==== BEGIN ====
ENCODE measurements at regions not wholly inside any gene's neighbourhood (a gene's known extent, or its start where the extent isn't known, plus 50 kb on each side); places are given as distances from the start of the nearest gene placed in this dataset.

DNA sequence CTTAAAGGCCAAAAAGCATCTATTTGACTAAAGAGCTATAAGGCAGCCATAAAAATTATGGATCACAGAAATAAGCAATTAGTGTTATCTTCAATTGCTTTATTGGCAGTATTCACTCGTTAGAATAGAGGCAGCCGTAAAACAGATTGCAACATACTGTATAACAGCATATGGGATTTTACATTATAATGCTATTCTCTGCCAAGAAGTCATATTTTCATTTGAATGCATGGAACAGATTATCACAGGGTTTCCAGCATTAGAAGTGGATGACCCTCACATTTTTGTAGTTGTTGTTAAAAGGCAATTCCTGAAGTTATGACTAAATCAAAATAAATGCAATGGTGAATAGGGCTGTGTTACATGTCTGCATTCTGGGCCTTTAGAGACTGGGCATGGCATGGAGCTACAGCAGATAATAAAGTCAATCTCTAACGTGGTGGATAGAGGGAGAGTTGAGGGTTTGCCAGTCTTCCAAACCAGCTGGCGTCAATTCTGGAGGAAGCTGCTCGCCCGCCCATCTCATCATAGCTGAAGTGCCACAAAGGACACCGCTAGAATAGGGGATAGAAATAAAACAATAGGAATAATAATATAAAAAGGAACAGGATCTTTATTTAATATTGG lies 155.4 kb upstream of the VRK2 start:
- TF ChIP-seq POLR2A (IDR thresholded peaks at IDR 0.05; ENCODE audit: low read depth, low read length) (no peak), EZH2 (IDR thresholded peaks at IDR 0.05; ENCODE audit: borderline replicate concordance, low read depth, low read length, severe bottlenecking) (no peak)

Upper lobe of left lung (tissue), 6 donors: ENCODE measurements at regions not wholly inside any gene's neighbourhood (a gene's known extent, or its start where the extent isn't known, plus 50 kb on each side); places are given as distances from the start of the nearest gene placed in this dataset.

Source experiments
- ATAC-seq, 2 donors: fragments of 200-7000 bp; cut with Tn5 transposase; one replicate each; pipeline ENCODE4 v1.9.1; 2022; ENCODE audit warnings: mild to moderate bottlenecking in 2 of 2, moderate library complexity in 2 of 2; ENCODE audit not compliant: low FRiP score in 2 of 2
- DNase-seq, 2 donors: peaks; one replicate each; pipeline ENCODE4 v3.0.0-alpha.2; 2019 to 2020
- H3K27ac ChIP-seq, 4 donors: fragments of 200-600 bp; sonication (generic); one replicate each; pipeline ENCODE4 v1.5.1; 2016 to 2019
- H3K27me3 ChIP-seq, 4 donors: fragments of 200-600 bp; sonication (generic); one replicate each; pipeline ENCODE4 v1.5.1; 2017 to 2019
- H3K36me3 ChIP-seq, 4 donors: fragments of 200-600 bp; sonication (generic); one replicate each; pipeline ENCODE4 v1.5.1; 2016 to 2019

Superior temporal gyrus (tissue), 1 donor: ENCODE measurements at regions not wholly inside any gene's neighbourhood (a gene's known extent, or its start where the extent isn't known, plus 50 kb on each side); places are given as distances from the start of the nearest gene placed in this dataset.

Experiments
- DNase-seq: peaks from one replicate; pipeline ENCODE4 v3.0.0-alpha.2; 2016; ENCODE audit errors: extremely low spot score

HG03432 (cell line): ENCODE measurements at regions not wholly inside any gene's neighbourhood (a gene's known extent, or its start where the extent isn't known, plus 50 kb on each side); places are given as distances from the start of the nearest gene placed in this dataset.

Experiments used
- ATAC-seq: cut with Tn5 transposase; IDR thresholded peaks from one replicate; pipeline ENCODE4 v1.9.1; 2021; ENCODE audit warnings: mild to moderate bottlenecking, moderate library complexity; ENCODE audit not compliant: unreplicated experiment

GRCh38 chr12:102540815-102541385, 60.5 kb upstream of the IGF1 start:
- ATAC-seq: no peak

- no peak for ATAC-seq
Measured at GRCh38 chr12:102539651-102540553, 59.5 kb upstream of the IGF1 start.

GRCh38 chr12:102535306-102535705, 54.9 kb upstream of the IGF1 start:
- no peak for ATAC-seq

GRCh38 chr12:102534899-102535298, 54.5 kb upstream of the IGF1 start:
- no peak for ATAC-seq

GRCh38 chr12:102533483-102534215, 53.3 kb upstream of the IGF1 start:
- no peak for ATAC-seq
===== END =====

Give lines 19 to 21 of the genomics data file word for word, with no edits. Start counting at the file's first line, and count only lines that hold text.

- no peak for ATAC-seq
Measured at GRCh38 chr12:102539651-102540553, 59.5 kb upstream of the IGF1 start.

GRCh38 chr12:102535306-102535705, 54.9 kb upstream of the IGF1 start: